Noise Cancellation Is Moving Ahead

The science of noise cancellation is actually quite a recent development, but the iPod generation seems to have incited headphone makers to invest heavily in such technology. It’s not only headphones that are making (and breaking) waves though…

Interfering With Yourself

The basic principle of noise cancellation is that of interference. As outlined in the Podcomplex Physics Of Sound Guide, all sounds are waves, being the movement of molecules in a particular medium.

In air, soundwaves are constantly interacting with one another, creating interference patterns. When you’re building a studio or trying to master an album, minimising these patterns is very important, as they can suppress or enhance particular frequencies – this means that you’re not hearing an accurate representation of the frequencies output by your speakers, but rather a version of it that’s coloured by your particular listening environment.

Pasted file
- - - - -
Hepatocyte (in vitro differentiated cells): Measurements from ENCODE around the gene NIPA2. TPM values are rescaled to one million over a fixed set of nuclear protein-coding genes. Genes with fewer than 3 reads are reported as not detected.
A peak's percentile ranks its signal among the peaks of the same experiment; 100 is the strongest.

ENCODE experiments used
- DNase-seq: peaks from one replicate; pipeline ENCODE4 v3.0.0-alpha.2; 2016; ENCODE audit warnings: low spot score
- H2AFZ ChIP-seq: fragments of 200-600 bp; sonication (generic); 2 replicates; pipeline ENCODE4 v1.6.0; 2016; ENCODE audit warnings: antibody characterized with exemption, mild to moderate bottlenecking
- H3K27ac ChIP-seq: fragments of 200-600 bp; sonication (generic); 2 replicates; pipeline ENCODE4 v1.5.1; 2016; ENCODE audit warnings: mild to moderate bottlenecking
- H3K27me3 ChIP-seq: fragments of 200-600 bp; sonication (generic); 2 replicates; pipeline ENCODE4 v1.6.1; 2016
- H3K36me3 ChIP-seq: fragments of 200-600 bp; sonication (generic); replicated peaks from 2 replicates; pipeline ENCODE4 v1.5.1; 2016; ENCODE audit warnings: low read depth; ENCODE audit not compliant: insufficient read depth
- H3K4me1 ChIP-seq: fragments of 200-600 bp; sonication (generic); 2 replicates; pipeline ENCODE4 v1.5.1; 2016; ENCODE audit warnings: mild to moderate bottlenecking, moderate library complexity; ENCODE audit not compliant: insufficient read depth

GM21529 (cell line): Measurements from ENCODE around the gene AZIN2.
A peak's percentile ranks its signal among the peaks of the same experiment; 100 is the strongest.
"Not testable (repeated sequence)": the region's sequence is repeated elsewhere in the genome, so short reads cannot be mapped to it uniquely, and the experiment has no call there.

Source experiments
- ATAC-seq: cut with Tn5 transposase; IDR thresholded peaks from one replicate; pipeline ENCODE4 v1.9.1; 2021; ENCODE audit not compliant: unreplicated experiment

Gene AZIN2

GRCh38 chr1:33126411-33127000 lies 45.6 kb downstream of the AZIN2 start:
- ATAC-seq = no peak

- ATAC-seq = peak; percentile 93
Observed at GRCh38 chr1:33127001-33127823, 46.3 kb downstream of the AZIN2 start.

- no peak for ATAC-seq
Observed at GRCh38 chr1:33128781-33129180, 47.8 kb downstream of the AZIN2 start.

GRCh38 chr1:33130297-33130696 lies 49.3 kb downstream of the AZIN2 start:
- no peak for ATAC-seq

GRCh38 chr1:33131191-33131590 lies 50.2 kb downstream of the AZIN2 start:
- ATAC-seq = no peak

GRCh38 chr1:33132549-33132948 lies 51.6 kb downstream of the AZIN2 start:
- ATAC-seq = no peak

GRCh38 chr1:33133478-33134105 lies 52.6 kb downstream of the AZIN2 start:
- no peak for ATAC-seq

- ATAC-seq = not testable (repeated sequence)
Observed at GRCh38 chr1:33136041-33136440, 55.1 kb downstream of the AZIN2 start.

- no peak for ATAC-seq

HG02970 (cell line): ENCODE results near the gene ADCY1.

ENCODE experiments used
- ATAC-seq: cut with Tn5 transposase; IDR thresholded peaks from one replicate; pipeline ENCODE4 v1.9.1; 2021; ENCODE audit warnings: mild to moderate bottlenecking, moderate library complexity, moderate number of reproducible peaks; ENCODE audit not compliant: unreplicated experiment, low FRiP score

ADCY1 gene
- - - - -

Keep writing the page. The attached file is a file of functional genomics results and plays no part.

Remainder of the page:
Fighting Sound With Sound

However, interference can be put to good use – as shown in the diagram below, if you take one waveform of a particular wavelength, frequency and amplitude and impose an inverted version of it on top, then the result is a total cancellation – silence.

Noise Cancelling

In theory, this is how noise cancellation works – in practice, however, it’s considerably more difficult. There are huge numbers of competing waveforms bouncing around in our environments, and the noisier it gets, the harder it is to track them. So, a total silence is still unlikely in the real world, but significant reductions in SPL can be achieved.

This not only applies to music, but also to other noisy environments – for example, Toyota are developing noise-cancelling technology for cars that makes the interior of the vehicle less susceptible to engine noise…


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